A video that has been circulating since May 1 on Chinese social networks shows police officers in white sanitary suits breaking down the door of an apartment in Shanghai to take one of the residents to a quarantine centre. The video reflects the chaos generated by China’s “zero Covid” policy in the city of 26 million residents, under lockdown since early April 2022.
The video was filmed by one of the apartment’s two residents from inside. It shows one of them speaking to a man, also wearing a sanitary suit, from the window. He says that the police are looking for them and tells her to open the door.
On the other side, the police officers pound on the locked door and then break it down when the two residents refuse to open up. A man dressed in a sanitary suit, with a surgical mask and a visor then enters the apartment, followed by two other people in the same outfit. Each of them wears an armband and has the inscription “police” written in Chinese and English on their chests.
They ask the two women to follow them. Worried, the women say they will call the police. “We are the police”, one of them retorts. “You tested positive, we’re here to transfer you,” another says. The women say their results are not yet available.
Shanghai’s 26 million residents have been on lockdown since April 5, 2022, under very strict conditions: residents are confined to their homes, receive their food through deliveries organised by the authorities, and can only go out to undergo PCR tests. People who test positive are sent to quarantine centres.
‘You don’t know what the rules are and even if you do know, it doesn’t seem to matter, because it’s all down to the individual people enforcing the actions when they come for you’
Maria Wang (not her real name), a resident of Shanghai, discovered the scene on Weibo. She did not know the two women in the video but recognised her apartment building in the video. Her neighbours’ WeChat (Chinese equivalent of WhatsApp) group message also referred to the incident, with another video showing the damage caused by the police.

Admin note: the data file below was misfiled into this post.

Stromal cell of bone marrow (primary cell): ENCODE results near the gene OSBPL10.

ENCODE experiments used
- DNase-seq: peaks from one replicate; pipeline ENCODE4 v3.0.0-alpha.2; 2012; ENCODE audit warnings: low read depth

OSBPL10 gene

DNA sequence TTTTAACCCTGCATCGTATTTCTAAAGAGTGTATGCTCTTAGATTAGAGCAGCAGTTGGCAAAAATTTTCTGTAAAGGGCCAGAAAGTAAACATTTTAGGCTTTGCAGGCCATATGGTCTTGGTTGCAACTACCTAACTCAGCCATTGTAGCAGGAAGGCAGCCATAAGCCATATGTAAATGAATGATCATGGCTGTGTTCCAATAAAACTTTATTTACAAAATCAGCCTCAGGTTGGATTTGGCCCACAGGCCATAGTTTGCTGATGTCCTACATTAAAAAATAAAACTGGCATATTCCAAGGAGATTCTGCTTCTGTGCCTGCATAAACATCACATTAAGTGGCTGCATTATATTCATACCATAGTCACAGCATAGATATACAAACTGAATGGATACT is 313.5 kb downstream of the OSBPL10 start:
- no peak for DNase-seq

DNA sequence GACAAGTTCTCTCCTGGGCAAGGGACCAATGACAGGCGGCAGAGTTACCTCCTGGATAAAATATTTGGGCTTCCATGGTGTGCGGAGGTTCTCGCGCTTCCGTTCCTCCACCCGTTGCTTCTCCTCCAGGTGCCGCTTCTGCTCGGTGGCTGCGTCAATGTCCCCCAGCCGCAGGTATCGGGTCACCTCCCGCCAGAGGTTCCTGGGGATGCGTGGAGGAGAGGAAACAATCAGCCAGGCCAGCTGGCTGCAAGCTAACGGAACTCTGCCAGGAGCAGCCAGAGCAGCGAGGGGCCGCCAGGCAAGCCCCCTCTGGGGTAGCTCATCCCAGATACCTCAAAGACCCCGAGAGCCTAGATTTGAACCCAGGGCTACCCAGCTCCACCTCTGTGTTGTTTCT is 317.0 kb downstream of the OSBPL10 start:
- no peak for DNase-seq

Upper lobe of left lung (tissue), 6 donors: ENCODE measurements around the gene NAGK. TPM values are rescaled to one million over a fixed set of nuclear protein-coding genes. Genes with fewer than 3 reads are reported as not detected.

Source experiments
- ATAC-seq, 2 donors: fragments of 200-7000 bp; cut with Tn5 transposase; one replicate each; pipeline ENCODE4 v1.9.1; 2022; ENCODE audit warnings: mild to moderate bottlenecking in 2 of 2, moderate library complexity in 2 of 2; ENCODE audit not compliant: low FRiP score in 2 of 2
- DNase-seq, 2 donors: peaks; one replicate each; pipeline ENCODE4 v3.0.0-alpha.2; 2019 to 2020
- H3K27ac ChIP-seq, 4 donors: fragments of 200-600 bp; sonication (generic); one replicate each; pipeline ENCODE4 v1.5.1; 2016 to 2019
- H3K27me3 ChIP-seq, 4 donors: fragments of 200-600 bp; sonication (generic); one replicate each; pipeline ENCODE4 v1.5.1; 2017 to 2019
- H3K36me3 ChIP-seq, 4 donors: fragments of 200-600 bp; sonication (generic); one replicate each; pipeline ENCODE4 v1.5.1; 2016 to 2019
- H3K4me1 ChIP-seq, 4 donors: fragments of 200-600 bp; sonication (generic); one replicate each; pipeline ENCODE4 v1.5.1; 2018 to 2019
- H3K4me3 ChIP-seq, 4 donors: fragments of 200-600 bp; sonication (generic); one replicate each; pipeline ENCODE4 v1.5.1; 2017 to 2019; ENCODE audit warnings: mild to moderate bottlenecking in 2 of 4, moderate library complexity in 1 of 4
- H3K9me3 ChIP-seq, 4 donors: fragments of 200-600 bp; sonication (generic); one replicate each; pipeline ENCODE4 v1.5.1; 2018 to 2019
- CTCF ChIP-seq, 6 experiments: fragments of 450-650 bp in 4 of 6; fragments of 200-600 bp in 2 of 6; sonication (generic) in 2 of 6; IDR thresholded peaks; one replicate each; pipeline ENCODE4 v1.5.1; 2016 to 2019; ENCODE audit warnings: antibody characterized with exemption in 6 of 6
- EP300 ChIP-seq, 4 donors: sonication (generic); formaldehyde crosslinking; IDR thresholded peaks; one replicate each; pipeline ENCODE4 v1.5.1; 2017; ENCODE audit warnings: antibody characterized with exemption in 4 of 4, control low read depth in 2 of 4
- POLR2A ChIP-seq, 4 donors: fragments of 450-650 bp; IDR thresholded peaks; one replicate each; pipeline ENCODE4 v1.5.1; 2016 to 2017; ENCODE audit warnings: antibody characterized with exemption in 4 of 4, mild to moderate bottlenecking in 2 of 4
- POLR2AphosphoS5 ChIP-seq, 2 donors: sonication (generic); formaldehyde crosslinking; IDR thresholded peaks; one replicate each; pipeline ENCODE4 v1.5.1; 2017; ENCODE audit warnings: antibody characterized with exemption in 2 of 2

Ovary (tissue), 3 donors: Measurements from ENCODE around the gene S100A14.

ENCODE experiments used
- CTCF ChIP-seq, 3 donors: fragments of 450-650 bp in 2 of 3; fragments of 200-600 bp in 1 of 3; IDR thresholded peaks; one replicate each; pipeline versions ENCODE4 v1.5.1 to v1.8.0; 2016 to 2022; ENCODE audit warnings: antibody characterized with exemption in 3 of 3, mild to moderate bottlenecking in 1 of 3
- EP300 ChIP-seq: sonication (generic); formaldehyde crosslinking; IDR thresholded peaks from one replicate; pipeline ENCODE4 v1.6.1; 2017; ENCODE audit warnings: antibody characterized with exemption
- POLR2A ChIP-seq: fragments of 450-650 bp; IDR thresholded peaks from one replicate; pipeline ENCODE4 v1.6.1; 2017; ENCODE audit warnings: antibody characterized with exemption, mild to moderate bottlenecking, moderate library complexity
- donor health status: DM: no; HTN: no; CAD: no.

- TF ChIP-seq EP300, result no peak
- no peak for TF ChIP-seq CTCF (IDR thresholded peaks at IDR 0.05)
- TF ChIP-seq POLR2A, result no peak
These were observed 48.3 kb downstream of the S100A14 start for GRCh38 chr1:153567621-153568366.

This just happened in our compound. Police broke in & forcibly took someone away, without a positive COVID test (according to neighbour, the results are pending, & residential committee & cdc agreed to review/confirm latest test results before doing anything) #shanghailockdown pic.twitter.com/vUlQTJ79WV
— Linette Lim 林明燕 (@LinetteMLim) May 1, 2022
Wang lives in the same apartment building and sent us photos of the decor that can be seen from her apartment, corresponding to elements seen in the video.
No one is allowed to go out and questions posed on the neighbour’s chat seeking info never gets answered.
The situation (of police breaking in to retrieve an ‘abnormal’ but not proven Covid-positive case) is even more incredulous given that since early April, in our compound there have been many cases of positive cases not transferred [to quarantine centres]. By April 29, after pressing volunteers who were administering Covid tests, we got info that everyone is now negative, but on some 7-day personal monitoring regime, and so no one can leave the building.
The situation is extremely frustrating because people have always been happy to comply, but there’s no communication, there’s no process.
Since the beginning of the lockdown in Shanghai, other videos that have circulated on Chinese social networks show residents attempting to protest against their transfer to quarantine centres.
Published on April 19, this exchange between a German living in Shanghai who says he is negative and does not have to go to the quarantine centre and a translator from the neighborhood committee where he lives has gone viral.
Because the conditions in these facilities tend to be poor (lights on 24/7, no privacy, poor sanitary facilities, for example, no running water for showers), people try to avoid going because in many cases, they recover by themselves in a few days.
The issue is lack of due process and clarity over the rules. And in general, there is this atmosphere of randomness and uncertainty, where things are carried without clear legal basis. You don’t know what the rules are and even if you do know, it doesn’t seem to matter, because it’s all down to the individual people enforcing the actions when they come for you.
More and more Shanghai residents are trying to protest against lockdown conditions despite widespread censorship in China. On April 23, the video “Voice of April”, which compiles the complaints and cries of distress of Shanghai residents recorded during the month, became a symbol of dissent. Massively re-shared, the video is now impossible to find on Chinese social networks.